Your Guide to Wedding Reception Seating Etiquette

Arranging family and friends at the reception can be tricky. Here's the rundown of where everyone should sit and how to get them to their seats.
by The Knot
Reception table with labeled menue
photo by Wendy Laurel

Your parents are divorced, your last unattached friend is hypersensitive to being seated at the "singles" table and you have one couple coming in from out of the country who only know you and your partner. What to do? With a little tact, diplomacy and common sense, you can create a seating plan that will make everyone happy.

Why a Formal Seating Plan?

You may feel like developing a formal seating plan isn't really necessary, and that your guests are intuitive and go-with-the-flow enough to figure out where to sit. The logic: If you provide enough seats, can't everyone just figure it out on their own? The answer is: Yes... eventually. If you've ever been to a wedding without a seating plan before (and survived the riptide of guests trying to find their places, or seen the bottleneck after they've been through the buffet line trying to figure out where to sit), then you know why making one is a great idea. Taking the time to develop a plan will reduce your guests' anxiety of trying to find a seat (whether it's family and friend dynamics, not knowing if some tables should be reserved for VIPs, and not wanting to exclude anyone in a group or without a plus-one) and your involvement in mediating issues.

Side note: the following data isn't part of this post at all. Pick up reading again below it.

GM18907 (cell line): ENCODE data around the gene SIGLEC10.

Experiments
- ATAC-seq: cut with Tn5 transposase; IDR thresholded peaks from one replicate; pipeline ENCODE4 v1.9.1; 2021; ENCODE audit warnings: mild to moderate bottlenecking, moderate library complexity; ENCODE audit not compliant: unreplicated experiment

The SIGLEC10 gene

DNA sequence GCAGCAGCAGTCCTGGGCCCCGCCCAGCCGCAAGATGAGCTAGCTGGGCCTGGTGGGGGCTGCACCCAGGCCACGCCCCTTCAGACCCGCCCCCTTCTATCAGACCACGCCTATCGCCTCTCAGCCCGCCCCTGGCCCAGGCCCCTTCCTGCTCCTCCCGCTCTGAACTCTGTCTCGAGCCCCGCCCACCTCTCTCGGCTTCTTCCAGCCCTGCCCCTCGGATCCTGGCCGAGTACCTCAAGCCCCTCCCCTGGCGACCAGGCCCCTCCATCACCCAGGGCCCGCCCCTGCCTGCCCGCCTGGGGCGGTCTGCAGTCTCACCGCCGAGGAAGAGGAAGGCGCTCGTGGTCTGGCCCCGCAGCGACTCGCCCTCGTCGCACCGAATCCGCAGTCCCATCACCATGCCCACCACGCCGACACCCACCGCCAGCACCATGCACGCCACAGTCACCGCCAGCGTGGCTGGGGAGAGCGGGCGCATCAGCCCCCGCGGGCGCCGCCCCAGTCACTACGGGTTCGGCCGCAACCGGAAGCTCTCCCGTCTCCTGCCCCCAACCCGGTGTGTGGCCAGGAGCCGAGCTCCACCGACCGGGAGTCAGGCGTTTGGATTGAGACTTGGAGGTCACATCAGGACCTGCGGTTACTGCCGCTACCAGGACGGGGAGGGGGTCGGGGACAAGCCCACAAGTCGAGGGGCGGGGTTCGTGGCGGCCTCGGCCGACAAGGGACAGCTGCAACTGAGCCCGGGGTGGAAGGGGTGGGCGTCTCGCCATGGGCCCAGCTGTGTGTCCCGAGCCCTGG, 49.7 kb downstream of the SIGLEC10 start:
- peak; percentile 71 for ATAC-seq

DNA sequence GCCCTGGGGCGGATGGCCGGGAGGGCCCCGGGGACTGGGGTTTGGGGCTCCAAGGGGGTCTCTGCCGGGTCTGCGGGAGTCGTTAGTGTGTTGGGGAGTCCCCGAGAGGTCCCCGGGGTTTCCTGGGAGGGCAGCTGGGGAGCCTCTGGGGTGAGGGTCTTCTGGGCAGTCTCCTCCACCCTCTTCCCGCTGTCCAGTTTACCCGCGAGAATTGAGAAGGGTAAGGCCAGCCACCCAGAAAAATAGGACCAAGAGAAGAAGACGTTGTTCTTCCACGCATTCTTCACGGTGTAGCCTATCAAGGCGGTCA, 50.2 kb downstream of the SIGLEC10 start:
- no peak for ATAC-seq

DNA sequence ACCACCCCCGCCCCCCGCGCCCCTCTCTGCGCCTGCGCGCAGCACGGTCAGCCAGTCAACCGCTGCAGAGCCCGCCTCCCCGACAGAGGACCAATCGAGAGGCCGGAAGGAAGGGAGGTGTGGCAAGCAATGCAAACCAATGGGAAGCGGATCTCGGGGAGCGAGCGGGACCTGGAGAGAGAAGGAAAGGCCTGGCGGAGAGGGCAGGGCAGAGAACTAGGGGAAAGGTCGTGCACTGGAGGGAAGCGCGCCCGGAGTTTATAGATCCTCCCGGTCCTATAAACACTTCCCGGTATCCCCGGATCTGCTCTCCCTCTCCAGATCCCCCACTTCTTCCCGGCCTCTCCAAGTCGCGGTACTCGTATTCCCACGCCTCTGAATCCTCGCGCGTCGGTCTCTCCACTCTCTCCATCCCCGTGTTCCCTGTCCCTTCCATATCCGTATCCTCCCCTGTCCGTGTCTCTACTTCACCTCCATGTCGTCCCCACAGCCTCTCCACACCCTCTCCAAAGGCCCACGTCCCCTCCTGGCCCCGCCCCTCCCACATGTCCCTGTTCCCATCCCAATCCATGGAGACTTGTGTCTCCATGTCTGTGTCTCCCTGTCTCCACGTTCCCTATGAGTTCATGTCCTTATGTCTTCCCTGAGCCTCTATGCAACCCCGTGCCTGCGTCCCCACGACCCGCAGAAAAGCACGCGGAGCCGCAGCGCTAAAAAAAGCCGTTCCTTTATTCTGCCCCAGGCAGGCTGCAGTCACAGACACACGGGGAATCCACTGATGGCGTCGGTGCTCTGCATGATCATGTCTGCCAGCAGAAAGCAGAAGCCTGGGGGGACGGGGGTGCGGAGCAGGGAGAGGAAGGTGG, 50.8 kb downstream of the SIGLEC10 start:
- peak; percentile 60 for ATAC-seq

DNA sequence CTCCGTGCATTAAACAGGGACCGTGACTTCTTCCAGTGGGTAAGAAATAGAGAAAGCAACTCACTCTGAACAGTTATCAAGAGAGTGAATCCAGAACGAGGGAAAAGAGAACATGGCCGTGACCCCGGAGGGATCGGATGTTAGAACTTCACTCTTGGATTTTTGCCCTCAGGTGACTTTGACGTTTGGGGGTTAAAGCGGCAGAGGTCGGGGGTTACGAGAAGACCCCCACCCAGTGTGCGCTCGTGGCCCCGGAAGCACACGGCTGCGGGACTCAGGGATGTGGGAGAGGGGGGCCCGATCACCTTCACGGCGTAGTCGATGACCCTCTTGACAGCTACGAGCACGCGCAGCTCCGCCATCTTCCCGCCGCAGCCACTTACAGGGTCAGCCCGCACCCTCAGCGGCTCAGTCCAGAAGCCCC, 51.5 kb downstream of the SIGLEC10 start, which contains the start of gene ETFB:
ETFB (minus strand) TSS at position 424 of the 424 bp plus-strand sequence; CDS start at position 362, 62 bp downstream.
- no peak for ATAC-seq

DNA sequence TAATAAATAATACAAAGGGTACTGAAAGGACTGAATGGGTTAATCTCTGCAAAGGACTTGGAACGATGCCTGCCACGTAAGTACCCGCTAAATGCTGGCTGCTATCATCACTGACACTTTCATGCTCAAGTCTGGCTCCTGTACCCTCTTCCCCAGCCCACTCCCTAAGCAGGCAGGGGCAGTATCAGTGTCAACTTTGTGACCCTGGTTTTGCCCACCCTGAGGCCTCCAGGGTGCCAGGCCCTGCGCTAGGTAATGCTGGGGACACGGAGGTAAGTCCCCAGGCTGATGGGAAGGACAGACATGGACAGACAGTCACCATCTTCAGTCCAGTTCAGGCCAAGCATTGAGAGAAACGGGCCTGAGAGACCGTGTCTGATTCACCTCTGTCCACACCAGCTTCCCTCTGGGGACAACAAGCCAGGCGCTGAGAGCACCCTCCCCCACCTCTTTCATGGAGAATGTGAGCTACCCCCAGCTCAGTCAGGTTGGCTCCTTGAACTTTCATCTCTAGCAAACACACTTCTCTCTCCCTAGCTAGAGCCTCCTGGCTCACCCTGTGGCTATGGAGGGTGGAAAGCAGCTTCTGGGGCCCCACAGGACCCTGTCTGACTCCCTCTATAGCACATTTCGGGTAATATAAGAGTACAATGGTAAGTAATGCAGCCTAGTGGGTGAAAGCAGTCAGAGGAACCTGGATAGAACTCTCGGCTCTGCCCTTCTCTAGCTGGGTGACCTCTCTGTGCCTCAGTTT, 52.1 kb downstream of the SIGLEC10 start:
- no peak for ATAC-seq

On the other hand, if you're having fewer than 50 guests, you may not need a detailed plan if you don't want one. You could also choose to designate the head tables (including you two, your wedding party and parents) with place cards, and allow the other guests to seat themselves. Some couples opt to have a cocktail party or buffet with a few tables, so guests can alternate sitting and eating. If this is what you plan to do, make sure your elderly guests have a place to sit down, possibly even by designating a separate table for them. But the bottom line is we always recommend having a seating chart—your guests don't want to make any mistakes and they simply like knowing that you thought of them and where to place them. 

Who Sits Where?

Wedding Party Table

The newlyweds may sit at a long rectangular head table or round table at the focal point of the room, or alternatively, at their very own sweetheart table. Some couples choose to have no table at all, but to leave a few seats empty at every table so they can mingle throughout the reception. No matter which configuration you choose, the wedding party table is usually set apart from the others by some type of decoration, like flowers.

Classically, the groom sits to the bride's right and the best man sits to her left. The maid of honor sits to the groom's right. Depending on how large the table is, the other attendants can also be seated near the couple. Back in the day, spouses and significant others were relegated to different tables, but this tradition is now generally ignored. If you can only fit the best man and maid of honor along with their dates at your table, do so. Seat remaining attendants and their plus-ones at another table.

Family Tables

The parents of the couple often sit opposite each other at a large family table, with grandparents, the officiant and other close friends. Another option is for the parents to head their own tables, with their family members and close friends. In the case of divorced parents, each parent may also host his or her own table, smoothly diffusing any awkwardness or discomfort.